Back in 2014, the UFC sought to replicate the success it had realized with the Ronda Rousey helmed women’s bantamweight division by introducing a women’s strawweight division. A little over two years later, that division is firmly established among the UFC’s older weight classes. It’s now the home of some of the UFC’s most compelling young talent, and has played host to some of the most exciting fights in recent memory.
This weekend, this ever-evolving division will grow by one red-hot talent, as Mexico’s Alexa Grasso is scheduled to make her UFC debut on the main card of UFC Fight Night 98 in Mexico City. In this debut bout, she’ll look to improve her record to a flawless 9-0 against a game veteran in Heather Jo Clark.
As any fan of the strawweight division knows, Grasso’s UFC debut has been a long-time coming. The Guadalajara native began her career about as impressively as one can, winning both of her first two bouts by first-round knockout, each in 15 seconds or less. After this incredible start, she improved her record to 4-0 with two more wins on the regional circuit, which would wind up earning her an invitation to Invicta Fighting Championship, one of the most prestigious promotions on earth for female mixed martial artists.
Grasso’s run in Invicta was no less successful than her early career. Though her time in the Invicta cage would see her face far sterner competition, she made each of her four wins with the promotion look relatively easy.
First up was a dominant decision over Ashley Cummins. Next up was a first-round mauling of Alida Gray. Grasso’s third fight in the Invicta cage, meanwhile, saw her outhustle Mizuki Inoue to a unanimous decision in a fight that would earn both women Fight of the Night honors. With this win over Inoue, she was briefly pencilled for a shot at former Invicta strawweight queen Livia Renata Souza. And while this plan was unfortunately nixed when she sustained a knee injury that kept her sidelined for longer than anyone liked, Grasso was able to bounce back in July of this year when she handed Jodie Esquibel a unanimous decision defeat. This would be the win that earned the Mexican prospect her long-awaited invitation to the Octagon, the spotlight-soaked stage where prospects with the right stuff can transform into champions, millionaires and mainstream superstars.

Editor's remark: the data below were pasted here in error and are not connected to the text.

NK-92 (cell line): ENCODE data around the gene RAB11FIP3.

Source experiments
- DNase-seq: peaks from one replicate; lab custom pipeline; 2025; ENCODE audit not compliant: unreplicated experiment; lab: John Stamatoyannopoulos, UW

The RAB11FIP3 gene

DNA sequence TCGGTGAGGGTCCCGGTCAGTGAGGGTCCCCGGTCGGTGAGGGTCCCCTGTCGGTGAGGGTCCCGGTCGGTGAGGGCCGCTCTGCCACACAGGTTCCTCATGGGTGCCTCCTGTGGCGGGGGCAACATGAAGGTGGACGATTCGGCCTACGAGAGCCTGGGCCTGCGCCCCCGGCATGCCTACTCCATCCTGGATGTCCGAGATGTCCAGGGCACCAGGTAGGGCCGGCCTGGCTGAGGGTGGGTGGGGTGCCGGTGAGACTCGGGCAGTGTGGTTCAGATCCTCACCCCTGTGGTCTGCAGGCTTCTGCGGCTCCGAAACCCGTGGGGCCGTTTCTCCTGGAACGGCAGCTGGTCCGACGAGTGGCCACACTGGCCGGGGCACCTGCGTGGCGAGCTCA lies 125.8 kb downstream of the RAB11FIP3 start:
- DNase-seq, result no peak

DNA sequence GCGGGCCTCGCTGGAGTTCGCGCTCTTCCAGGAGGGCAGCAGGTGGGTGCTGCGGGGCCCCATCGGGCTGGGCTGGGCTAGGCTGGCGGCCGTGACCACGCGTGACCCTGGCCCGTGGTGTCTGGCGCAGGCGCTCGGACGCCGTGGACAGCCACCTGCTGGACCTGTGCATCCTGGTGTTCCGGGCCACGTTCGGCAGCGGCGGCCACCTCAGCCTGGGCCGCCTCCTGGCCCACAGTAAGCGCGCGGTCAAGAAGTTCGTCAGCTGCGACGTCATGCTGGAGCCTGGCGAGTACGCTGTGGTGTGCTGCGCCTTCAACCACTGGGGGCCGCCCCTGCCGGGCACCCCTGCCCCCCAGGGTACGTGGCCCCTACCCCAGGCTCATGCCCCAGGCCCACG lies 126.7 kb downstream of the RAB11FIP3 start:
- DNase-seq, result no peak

In the perilous world of mixed martial arts, no fighter’s continued success is guaranteed. A decade-long unbeaten streak can be stopped in its tracks by well-placed left hand or checked kick. Auras of invincibility can be strangled into nothingness by rear-naked chokes and shattered by high kicks. So, for all Grasso’s potential, her success in the UFC is far from a foregone conclusion. The fact remains, however, that she is a fighter with the kind of skills that could make her a force to be reckoned with in the burgeoning strawweight division. Really, it seems feasible that she could one day be challenging for the divisional talent, perhaps even against Joanna Jedrzejczyk, who will attempt her fourth consecutive defense against Karolina Kowalkiewicz on the main card of UFC 205 this November 12.
Jedrzejczyk is, after all, the fighter that inspires Grasso the most as she draws ever-closer to her long-awaited UFC debut.
“I want to be like her,” Grasso recently told MMAFighting.com. “I love the way she fights. I truly love and think her striking is super cool, and I admire her a lot. I would love to one day be like her.”
Whether the Mexican prospect realizes these lofty goals will depend greatly on how she performs under the bright lights of the UFC this Saturday. Whatever the outcome of her looming debut, however, it’ll be interesting to watch the 23-year-old prospect continue to grow as a mixed martial artist in the UFC’s dynamic and dangerous strawweight division.
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